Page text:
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Numbers in after County counts and surveys homeless

April 21, 2022   ·   0 Comments

The County of Simcoe took part in a coordinated effort to measure homelessness across Ontario along with other municipalities to determine the number of people in the province who are struggling to find a permanent home.

In the region, the project was conducted in a partnership between the County and the Simcoe County Alliance to End Homelessness.

Over a period of three days, a count, along with a survey of individuals who are in staying shelters, short-term housing, temporary accommodations, and those “sleeping rough”, meaning without a shelter, took place.

While the count will be a fairly accurate picture of people who are homeless, it should be noted that other forms of homelessness, such a people staying with friends, are difficult to count.

The count will improve the community’s understanding of the needs and circumstances of the people who are affect by homelessness in the region.

The results also provide data on gender, age, ethnicity, veteran status, and several other categories.

“Through this Point in Time Count, we are able to collect key data that helps us better understand those experiencing homelessness,” said Jen Fleury, Chair, Simcoe County Alliance to End Homelessness. “This information moves us one step closer to finding solutions together for the who need one.”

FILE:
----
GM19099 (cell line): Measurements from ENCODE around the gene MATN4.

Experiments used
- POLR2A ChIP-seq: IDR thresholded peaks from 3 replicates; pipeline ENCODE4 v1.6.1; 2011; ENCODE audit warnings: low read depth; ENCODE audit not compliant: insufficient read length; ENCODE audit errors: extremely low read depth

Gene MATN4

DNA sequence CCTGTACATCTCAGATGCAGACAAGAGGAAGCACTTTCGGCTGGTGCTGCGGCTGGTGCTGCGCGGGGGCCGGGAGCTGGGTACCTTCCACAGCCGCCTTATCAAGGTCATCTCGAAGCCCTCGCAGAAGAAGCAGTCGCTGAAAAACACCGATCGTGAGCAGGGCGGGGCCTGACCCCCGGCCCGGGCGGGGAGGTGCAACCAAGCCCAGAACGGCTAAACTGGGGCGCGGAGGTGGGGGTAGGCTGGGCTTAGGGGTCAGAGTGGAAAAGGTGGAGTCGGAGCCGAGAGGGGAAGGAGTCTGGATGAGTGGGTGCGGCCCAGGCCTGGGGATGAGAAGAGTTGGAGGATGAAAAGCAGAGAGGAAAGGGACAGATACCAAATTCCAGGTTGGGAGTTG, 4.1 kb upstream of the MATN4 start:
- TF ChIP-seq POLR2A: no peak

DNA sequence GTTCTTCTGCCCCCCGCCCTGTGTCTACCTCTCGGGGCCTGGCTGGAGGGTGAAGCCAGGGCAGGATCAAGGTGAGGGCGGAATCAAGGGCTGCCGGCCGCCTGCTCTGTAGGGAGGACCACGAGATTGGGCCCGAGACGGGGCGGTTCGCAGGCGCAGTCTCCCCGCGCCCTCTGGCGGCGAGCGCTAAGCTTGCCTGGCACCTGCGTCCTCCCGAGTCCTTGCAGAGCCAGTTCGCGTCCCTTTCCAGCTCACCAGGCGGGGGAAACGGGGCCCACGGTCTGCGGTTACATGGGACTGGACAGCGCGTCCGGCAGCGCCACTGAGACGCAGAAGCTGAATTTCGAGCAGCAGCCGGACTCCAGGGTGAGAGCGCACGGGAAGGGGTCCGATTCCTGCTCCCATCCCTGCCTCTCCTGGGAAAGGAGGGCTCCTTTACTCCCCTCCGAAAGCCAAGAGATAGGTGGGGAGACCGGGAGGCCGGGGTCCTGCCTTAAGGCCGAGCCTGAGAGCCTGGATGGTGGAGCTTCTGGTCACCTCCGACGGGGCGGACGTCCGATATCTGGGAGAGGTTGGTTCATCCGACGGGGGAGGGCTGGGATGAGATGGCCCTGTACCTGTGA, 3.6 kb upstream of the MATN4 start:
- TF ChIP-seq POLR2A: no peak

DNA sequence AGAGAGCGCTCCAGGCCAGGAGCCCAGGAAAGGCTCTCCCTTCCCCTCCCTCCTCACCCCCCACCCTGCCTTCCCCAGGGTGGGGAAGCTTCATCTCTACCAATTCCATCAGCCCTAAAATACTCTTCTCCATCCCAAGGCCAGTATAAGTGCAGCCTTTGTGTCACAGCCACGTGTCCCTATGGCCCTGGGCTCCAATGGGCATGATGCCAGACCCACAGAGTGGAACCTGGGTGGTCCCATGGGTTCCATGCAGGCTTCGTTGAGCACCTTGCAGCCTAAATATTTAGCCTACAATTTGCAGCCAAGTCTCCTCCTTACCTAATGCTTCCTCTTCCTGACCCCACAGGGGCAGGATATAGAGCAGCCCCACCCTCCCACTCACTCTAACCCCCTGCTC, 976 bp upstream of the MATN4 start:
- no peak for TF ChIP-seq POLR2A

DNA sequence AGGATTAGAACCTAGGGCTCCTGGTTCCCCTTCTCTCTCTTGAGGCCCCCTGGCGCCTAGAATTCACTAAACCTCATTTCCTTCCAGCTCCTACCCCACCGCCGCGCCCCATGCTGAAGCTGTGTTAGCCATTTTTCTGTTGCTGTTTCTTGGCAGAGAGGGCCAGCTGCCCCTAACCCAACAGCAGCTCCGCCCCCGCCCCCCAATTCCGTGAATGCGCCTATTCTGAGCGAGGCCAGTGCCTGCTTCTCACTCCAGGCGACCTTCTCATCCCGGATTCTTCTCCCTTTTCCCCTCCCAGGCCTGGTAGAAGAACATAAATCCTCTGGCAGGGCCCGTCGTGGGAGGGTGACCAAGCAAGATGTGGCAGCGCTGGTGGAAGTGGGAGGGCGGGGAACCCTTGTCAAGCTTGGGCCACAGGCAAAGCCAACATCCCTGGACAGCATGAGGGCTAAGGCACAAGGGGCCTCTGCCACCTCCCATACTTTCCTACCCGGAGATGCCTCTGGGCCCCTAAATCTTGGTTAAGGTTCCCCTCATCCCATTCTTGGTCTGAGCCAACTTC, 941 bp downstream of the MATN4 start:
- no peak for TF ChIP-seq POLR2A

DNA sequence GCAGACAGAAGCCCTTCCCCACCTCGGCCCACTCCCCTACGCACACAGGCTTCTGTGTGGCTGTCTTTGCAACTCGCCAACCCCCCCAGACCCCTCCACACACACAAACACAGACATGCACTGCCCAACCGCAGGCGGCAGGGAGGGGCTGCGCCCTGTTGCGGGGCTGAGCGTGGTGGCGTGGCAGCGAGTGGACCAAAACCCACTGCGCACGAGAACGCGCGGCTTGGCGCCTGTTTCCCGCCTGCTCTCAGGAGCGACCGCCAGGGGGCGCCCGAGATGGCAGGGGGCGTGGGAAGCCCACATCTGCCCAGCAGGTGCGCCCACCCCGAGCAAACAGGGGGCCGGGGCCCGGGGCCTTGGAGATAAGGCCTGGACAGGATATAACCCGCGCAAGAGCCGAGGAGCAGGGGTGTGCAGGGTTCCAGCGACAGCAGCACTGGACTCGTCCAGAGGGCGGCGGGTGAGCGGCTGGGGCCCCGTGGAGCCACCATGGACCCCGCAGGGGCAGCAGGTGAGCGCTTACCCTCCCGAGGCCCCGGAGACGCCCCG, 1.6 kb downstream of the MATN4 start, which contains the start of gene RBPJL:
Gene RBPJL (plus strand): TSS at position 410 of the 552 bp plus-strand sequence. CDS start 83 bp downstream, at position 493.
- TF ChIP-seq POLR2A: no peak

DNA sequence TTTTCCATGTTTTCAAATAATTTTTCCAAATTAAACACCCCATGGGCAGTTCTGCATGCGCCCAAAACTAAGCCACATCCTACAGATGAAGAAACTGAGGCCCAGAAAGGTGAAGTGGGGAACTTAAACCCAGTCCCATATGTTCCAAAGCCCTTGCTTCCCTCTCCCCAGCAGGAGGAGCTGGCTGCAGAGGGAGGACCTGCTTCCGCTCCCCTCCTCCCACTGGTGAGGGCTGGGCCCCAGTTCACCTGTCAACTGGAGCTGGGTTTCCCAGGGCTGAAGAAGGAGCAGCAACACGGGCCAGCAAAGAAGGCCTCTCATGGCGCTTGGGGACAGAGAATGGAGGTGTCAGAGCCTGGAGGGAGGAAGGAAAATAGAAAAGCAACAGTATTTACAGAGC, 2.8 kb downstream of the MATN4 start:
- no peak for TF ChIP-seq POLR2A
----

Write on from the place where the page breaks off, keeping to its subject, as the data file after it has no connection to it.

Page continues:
Originally, Municipal Service Managers were informed by the Ministry of Municipal Affairs and Housing through an updated Ministerial Directive that they were to complete a homeless enumeration and start the development of a by-name list by the end of 2021.

However, due to a surge in COVID-19 cases and outbreaks at that time, the County of Simcoe was granted an extension to complete enumeration with data to be submitted to the Ministry by February 15, 2022.

On March 22, 2022, County Council received the results of the count.

The results indicated the highest count of people experiencing homelessness to date.

A total of 441 surveys were completed and 722 people experiencing homelessness were counted.

Preliminary analysis indicates at number of factors contributing to the high numbers including greater need in the community.

The information can be used to plan ahead when it comes to supporting the homeless in the region.

“The Point-in-Time Count goes a long way to gauging where we are in our communities as we continue to build additional affordable rental units across the County,” said County Warden George Cornell earlier this year. “We are well on our way to reaching our goal of 2,685 new units between 2014 – 2024 under Our Community 10-Year Affordable housing and Homelessness Prevention Strategy. This is an important tool to ensure that we are providing the vital support required where it is needed the most.”

By Brian Lockhart

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